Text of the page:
By dropping their price to $10 a month, however, the company needed new sources of revenue. Being that they were bought out by a data analytics firm, it's safe to assume data harvesting became a big chunk of what Moviepass exists for. A company like Helios and Matheson can take a financial hit from customers if they can turn around and sell those same customers' data, much in the way social media companies are known to do. In March of this year, Lowe formally admitted to the practice; actually, he boasted about it. In a keynote speech titled "Data is the New Oil: How will Moviepass Monetize It?", at the Entertainment Finance Forum in Hollywood, Lowe said this:
"We get an enormous amount of information. Since we mail you the card, we know your home address, of course, we know the makeup of that household, the kids, the age groups, the income. It's all based on where you live. It's not that we ask that. You can extrapolate that. Then because you are being tracked in your GPS by the phone, our patent basically turns on and off our payment system by hooking that card to the device ID on your phone, so we watch how you drive from home to the movies. We watch where you go afterwards, and so we know the movies you watch. We know all about you. We don't sell that data. What we do is we use that data to market film."
The statement reads Orwellian, but what's shocking is less the reality of the model than Lowe's brashness in admitting to it. Plenty of companies freely trade similar data of yours, and just don't like talking about it. For Moviepass, owned by a big data firm, whose primary objective is to advertise movies, it's a powerful tool. It doesn't explain why the app sent me a notification to see "Gotti" a couple weeks back--a movie I wouldn't see if you Clockwork Orange'd me to the front row--but you can imagine the promise of such information, if used correctly. And it's not even exclusive to the movie industry: if Mitch Lowe really does know everything about you, that's worth something to just about anyone anywhere trying to sell you anything.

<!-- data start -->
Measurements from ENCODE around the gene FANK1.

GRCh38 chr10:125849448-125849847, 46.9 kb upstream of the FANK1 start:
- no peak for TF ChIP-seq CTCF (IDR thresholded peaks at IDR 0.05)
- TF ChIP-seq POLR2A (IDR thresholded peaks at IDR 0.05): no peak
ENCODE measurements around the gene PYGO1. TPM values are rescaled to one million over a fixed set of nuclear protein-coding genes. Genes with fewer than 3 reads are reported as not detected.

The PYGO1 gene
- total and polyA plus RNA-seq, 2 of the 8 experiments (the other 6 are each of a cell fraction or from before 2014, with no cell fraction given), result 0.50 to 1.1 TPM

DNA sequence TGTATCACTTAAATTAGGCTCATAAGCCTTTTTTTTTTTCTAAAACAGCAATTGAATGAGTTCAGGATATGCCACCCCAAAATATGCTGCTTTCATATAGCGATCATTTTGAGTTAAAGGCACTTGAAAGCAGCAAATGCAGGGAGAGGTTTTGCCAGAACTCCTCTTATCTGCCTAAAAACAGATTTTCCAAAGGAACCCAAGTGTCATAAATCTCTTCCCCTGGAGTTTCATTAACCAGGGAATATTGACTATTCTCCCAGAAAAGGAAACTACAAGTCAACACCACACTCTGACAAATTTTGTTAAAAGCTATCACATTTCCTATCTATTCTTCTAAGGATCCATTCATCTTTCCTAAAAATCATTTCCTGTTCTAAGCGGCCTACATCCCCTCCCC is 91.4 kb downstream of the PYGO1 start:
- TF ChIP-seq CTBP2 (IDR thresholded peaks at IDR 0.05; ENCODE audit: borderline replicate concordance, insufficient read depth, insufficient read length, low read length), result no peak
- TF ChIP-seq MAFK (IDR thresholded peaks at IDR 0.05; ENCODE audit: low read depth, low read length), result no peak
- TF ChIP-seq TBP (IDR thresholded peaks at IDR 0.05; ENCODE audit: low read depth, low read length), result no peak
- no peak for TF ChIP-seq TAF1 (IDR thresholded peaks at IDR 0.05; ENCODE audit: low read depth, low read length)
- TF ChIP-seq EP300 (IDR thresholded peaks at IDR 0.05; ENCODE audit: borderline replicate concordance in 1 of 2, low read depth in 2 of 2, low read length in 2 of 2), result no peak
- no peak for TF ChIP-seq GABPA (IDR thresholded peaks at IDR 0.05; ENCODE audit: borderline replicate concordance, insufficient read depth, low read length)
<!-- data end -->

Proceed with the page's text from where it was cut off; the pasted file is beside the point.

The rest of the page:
So, to sum it up, we have a company losing money every time a customer buys what they're being sold, using everything they can about that customer's life to somehow make up those losses. It's just a circus of business school no-nos. The question, at this point, is who wins in this scenario? Clearly, the customer, unless that data is being used in nefarious ways that offset those individual net gains. The movie industry on the whole wins with Moviepass: studios get paid the same for a regular ticket and a Moviepass ticket, and just as Netflix increases the content people watch at home, Moviepass has encouraged more people to go out to theaters more often than they had beforehand. Small movie theaters win when more people are coming and buying concessions. Big theater companies-- AMC and Regal--lose, because Moviepass far surpasses the benefits of their own rewards programs.
It certainly doesn't seem like Moviepass itself is winning here. The more popular they've become, the more customers they get--markers, in any other organization, of great success--the closer they get to actually shutting their doors and emptying their desks. In the background, Helios and Matheson are on life support. And in a truly Mortal Kombat-level finishing move, AMC, just a few days prior to Moviepass' embarrassing fallout, announced their own subscription plan: 3 movies a week for $19.95 a month.
When Moviepass does officially croak (unless, God willing, some even larger dark money group comes and swoops it up), it will mark the end of one of planet Earth's very few services for which you can make over a thousand dollars worth of ROI per year. It'll be sad but, just like any other good Hollywood thriller, it'll have to come to an end far earlier than we would've hoped. For my money (specifically, $70 of it), this movie was as fun as any Bond iteration, as confusing and off-putting as any DC superhero flick, as wild as any Mission: Impossible.
Nate Nelson is an NYC-based writer and podcast host.